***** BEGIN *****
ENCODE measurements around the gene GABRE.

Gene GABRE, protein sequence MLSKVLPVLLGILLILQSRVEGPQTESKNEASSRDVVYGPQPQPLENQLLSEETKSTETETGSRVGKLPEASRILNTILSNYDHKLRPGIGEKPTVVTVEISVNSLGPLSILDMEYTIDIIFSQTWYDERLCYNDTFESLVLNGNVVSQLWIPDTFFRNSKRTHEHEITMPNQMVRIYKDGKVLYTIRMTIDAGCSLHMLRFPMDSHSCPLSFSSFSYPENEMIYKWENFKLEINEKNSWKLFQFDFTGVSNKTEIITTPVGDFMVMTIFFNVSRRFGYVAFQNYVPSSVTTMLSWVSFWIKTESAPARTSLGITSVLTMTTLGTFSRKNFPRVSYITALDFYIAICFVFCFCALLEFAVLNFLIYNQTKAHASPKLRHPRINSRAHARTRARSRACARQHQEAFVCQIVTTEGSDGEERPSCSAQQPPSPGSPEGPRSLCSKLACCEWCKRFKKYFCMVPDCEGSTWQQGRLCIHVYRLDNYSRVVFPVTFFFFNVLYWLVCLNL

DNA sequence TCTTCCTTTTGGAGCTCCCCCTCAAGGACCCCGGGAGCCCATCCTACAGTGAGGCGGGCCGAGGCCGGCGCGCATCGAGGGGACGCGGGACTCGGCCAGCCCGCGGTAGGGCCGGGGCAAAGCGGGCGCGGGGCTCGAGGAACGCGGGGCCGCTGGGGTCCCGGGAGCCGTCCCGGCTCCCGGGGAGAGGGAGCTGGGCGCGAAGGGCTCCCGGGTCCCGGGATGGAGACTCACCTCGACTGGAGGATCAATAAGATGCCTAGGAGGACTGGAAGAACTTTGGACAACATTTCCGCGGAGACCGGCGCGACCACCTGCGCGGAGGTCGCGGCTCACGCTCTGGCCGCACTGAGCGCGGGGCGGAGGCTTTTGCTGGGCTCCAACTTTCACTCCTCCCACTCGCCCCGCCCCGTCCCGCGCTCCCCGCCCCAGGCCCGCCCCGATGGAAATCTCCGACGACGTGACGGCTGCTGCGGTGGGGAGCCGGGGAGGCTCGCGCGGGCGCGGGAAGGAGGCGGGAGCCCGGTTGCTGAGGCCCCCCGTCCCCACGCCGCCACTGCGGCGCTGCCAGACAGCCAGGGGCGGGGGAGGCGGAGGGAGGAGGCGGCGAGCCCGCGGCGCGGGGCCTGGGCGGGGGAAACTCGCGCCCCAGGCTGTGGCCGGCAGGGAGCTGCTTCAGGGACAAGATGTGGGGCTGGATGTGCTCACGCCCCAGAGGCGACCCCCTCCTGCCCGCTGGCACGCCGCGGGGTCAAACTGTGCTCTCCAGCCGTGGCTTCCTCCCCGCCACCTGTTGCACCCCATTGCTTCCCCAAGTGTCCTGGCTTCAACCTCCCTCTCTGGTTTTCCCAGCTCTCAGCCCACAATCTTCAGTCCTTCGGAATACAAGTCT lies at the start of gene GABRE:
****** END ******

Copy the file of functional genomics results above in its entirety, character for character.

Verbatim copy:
ENCODE measurements around the gene GABRE.

Gene GABRE, protein sequence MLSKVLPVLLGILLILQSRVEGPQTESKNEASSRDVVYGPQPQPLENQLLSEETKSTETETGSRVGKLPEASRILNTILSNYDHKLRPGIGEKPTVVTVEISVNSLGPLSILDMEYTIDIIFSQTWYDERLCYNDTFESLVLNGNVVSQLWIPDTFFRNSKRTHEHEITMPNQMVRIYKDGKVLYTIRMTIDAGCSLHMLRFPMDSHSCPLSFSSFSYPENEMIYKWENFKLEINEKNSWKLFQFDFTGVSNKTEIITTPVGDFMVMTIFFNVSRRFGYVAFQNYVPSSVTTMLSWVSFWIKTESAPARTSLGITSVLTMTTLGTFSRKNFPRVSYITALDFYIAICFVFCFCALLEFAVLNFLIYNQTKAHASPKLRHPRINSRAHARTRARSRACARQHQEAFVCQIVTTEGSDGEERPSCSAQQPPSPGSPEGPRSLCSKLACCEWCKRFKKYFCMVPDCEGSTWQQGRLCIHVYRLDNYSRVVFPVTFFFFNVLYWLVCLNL

DNA sequence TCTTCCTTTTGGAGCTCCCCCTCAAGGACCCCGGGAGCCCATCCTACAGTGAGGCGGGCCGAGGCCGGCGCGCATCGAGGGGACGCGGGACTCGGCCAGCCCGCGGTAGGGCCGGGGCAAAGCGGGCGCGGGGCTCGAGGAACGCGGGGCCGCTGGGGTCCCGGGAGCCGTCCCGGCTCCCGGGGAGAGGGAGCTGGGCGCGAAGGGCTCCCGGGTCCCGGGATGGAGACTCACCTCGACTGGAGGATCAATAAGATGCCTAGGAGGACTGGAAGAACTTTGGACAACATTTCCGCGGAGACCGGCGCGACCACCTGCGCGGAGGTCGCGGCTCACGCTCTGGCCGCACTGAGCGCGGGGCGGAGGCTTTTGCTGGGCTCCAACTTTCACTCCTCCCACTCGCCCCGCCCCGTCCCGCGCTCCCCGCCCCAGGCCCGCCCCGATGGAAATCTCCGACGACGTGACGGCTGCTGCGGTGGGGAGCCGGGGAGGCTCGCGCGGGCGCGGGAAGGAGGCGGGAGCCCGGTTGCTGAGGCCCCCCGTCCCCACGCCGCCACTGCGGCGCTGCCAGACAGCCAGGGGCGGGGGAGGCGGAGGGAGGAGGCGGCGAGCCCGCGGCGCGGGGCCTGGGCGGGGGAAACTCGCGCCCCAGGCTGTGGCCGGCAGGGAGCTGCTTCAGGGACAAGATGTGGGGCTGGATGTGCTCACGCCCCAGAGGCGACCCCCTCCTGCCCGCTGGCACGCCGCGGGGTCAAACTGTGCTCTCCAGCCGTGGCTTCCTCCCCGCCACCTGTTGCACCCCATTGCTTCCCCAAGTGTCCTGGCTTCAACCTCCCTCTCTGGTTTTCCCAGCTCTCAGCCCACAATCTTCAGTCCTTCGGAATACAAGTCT lies at the start of gene GABRE: